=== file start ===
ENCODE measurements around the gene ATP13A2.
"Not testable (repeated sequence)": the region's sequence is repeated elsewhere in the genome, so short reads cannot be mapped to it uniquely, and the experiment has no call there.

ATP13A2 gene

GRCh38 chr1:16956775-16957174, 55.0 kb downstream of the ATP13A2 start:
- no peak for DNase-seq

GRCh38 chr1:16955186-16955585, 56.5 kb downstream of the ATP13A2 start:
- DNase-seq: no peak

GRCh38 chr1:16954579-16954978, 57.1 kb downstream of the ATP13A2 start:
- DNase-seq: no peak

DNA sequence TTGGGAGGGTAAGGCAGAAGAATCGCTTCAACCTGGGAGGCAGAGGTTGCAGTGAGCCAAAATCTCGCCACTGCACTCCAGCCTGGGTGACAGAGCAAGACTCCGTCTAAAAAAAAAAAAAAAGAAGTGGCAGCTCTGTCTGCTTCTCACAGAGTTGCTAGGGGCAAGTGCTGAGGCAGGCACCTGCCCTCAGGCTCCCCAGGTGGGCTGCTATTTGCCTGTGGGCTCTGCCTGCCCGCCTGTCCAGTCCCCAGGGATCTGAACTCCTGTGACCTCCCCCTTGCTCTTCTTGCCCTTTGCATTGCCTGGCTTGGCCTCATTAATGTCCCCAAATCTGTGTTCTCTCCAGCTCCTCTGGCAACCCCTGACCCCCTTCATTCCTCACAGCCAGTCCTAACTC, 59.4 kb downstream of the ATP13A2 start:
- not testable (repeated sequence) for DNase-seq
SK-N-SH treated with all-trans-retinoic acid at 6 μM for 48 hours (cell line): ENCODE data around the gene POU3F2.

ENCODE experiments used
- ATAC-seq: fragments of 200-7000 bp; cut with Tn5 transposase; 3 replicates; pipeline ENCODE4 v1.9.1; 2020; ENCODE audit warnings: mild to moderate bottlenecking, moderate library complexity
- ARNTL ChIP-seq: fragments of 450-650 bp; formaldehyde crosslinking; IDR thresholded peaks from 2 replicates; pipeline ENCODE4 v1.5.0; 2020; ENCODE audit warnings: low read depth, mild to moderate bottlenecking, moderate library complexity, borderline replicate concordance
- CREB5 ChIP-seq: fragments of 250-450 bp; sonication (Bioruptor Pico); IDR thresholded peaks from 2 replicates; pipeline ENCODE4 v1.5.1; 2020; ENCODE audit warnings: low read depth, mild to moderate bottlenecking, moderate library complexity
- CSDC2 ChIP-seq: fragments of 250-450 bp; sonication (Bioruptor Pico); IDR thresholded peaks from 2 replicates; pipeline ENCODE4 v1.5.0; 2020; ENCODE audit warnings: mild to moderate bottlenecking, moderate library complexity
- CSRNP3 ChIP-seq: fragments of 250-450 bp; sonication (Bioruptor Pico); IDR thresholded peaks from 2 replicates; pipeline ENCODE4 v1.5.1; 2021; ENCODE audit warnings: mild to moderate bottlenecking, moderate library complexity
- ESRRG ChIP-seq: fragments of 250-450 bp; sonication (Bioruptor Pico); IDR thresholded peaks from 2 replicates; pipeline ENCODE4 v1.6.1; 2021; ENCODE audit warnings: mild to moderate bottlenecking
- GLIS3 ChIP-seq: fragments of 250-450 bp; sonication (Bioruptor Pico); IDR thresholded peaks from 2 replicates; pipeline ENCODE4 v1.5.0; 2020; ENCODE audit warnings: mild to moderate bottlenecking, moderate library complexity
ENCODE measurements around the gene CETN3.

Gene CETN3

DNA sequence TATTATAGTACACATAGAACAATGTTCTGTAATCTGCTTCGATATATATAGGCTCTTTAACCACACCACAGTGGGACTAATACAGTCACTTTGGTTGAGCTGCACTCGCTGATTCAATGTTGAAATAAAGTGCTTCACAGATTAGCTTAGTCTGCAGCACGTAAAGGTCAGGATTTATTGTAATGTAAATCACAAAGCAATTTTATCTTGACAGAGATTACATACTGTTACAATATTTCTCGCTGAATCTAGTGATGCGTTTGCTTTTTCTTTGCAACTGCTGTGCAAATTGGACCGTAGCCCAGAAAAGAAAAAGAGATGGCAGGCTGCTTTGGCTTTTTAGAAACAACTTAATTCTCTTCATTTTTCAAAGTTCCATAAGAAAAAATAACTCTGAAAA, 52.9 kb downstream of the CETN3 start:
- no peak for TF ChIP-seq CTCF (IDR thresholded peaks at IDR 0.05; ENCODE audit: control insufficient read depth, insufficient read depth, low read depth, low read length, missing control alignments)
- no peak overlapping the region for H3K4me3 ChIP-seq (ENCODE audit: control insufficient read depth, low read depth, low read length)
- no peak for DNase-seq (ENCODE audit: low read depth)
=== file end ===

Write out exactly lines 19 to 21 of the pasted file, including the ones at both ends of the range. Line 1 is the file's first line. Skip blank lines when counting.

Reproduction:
- ESRRG ChIP-seq: fragments of 250-450 bp; sonication (Bioruptor Pico); IDR thresholded peaks from 2 replicates; pipeline ENCODE4 v1.6.1; 2021; ENCODE audit warnings: mild to moderate bottlenecking
- GLIS3 ChIP-seq: fragments of 250-450 bp; sonication (Bioruptor Pico); IDR thresholded peaks from 2 replicates; pipeline ENCODE4 v1.5.0; 2020; ENCODE audit warnings: mild to moderate bottlenecking, moderate library complexity
ENCODE measurements around the gene CETN3.